Ethnic Albanian negotiators will meet Kosovo's top U.N. official Tuesday in preparations for the next round of talks with Serbian officials to resolve the future status of the disputed province.
Soren Jessen-Petersen, the U.N. official in charge of running Kosovo, will meet the ethnic Albanian negotiating team, led by Kosovo's President Fatmir Sejdiu, just days after status talks held in the Austrian capital, Vienna, focused on local government reform.
The U.N.-sponsored process, led by the former Finnish President Martti Ahtisaari, is aimed at finding a lasting solution to one of the most intractable issues left since the disintegration of Yugoslavia, whether Kosovo becomes independent or not.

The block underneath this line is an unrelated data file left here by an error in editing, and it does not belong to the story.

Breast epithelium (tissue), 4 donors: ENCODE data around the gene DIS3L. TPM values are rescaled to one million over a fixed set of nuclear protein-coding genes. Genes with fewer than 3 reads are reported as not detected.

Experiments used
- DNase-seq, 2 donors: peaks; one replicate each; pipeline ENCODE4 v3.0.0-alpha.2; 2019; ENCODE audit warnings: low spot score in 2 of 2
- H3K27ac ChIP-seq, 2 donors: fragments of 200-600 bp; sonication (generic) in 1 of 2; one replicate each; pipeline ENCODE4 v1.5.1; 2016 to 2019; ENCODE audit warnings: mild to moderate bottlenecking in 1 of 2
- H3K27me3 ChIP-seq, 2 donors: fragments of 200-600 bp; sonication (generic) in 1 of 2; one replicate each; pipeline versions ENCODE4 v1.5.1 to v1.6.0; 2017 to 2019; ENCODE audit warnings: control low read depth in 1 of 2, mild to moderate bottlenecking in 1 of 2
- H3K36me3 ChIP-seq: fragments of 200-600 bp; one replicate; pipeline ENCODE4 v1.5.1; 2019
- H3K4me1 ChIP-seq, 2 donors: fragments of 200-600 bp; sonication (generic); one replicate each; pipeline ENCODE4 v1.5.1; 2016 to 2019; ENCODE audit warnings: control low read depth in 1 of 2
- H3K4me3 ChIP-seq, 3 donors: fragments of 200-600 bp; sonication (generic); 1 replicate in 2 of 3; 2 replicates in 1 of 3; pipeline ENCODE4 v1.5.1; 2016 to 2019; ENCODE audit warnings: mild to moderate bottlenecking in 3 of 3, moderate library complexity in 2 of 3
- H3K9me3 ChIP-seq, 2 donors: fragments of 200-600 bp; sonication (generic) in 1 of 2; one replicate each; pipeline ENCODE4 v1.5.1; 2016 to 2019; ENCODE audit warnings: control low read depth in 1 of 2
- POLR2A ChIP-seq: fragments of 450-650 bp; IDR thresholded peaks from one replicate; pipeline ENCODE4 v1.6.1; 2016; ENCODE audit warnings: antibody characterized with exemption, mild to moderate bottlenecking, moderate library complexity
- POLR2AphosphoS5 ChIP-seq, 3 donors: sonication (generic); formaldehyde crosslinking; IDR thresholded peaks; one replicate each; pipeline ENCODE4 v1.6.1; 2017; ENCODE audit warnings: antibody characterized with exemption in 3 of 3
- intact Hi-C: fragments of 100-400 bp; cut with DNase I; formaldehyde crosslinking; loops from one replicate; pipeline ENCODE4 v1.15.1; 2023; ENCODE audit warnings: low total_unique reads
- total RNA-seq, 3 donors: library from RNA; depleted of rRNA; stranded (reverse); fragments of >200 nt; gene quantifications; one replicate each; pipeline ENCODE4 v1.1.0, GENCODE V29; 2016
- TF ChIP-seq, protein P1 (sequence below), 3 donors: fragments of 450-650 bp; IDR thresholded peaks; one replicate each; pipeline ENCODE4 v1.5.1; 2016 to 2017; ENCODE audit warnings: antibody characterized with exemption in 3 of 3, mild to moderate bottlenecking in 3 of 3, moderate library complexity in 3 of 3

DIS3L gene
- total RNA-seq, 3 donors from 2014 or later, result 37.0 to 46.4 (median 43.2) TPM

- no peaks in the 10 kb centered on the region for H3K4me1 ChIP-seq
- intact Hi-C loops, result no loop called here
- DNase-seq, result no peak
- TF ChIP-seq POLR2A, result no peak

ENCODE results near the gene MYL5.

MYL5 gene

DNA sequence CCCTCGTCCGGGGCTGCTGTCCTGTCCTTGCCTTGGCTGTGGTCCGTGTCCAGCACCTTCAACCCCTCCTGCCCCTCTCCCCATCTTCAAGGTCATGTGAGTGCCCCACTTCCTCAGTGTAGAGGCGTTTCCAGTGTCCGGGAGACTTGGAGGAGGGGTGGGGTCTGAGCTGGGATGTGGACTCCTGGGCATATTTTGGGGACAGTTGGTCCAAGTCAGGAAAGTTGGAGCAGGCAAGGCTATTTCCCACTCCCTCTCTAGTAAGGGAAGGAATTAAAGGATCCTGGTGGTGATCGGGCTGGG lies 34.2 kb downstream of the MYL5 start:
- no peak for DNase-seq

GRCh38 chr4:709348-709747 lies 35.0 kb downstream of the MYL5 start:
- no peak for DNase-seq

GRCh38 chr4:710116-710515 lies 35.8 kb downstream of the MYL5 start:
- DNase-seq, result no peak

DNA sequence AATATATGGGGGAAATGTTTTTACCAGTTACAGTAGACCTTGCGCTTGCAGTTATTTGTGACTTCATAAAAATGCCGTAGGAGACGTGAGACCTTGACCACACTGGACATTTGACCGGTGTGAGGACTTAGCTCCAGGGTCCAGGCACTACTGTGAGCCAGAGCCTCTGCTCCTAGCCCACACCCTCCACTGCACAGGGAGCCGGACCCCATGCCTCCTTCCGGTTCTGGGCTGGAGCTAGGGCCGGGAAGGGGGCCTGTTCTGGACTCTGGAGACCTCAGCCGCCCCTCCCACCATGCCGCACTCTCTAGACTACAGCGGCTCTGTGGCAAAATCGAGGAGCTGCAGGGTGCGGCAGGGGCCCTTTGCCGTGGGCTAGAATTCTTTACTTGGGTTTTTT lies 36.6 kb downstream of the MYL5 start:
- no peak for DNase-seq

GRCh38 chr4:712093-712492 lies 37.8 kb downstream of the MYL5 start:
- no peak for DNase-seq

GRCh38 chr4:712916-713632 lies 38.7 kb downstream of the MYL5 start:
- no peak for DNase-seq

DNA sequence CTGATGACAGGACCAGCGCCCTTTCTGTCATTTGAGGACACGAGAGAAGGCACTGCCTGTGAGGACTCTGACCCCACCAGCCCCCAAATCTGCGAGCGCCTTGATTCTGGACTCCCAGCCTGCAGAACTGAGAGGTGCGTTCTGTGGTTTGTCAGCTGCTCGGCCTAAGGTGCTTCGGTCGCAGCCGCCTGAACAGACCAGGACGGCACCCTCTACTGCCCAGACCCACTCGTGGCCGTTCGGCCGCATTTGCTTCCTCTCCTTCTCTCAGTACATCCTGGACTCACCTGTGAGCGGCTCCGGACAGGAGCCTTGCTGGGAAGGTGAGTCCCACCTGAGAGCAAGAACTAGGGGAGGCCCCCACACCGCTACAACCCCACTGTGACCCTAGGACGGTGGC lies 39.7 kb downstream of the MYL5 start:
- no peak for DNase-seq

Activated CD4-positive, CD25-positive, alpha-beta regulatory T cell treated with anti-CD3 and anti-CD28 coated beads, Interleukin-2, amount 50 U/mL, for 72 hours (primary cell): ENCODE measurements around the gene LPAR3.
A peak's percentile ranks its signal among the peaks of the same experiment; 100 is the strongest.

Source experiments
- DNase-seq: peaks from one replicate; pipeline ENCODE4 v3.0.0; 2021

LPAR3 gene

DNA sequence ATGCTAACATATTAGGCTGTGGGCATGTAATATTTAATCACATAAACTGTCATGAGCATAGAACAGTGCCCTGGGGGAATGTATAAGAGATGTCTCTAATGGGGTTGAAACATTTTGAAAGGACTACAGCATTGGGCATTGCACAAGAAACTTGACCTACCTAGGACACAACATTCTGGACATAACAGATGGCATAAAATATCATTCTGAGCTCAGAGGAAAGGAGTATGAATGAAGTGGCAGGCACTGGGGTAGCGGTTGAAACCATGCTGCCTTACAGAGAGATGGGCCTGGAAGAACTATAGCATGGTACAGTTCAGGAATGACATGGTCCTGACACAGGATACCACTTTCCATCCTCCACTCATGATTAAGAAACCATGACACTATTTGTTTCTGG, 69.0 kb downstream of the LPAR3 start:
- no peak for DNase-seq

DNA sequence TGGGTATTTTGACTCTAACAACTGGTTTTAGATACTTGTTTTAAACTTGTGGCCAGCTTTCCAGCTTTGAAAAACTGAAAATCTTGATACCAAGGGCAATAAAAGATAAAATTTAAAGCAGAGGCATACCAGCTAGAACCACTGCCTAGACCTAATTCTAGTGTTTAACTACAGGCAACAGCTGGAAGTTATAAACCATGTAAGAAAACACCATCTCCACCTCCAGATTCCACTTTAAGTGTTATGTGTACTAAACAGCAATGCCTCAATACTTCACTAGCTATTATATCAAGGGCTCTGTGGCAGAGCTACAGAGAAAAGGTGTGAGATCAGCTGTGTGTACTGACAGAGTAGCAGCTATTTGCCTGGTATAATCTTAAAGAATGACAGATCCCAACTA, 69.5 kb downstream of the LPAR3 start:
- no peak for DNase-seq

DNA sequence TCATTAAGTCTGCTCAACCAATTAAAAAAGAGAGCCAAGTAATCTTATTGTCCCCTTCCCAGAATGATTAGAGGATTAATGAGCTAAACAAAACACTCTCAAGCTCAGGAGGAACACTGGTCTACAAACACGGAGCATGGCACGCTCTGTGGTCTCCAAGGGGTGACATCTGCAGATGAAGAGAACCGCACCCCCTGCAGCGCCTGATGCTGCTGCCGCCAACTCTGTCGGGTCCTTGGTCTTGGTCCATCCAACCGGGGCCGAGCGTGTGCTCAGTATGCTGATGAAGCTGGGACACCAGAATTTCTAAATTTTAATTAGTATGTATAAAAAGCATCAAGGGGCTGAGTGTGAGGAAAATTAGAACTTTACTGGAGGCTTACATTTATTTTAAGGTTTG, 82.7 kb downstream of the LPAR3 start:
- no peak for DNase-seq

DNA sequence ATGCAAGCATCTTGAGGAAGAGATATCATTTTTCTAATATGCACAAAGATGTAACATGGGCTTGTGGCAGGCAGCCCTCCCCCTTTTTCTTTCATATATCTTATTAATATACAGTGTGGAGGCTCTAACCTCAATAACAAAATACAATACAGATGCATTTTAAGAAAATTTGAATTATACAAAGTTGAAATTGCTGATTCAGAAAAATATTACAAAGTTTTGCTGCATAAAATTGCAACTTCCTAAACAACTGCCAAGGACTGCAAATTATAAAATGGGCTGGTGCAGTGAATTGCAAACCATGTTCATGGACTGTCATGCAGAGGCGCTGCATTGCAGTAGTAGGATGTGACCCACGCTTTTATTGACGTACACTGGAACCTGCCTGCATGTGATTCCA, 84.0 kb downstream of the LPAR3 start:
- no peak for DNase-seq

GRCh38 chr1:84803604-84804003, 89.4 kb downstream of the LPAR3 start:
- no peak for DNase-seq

Ethnic Albanians, who comprise about 90 percent of the province's population of 2 million, insist on full independence. But Serbia, and Kosovo's Serb minority, insist Belgrade must retain some control over the province.
The second round of talks ended last week without any clear agreement, but the two sides pledged to meet again on April 3 to discuss reforms meant to give Serbs a more of a say in areas where they live.
The recent discussions dealt with details of the reform such as the financing of municipalities and the links between Kosovo's beleaguered Serb minority and Belgrade. U.N. mediators noted some progress, reports the AP.
Since the likes of the traditional Inauguration Day in the national Capitol are likely never to be witnessed again, take this opportunity from one who has been there to relate some truth about the experience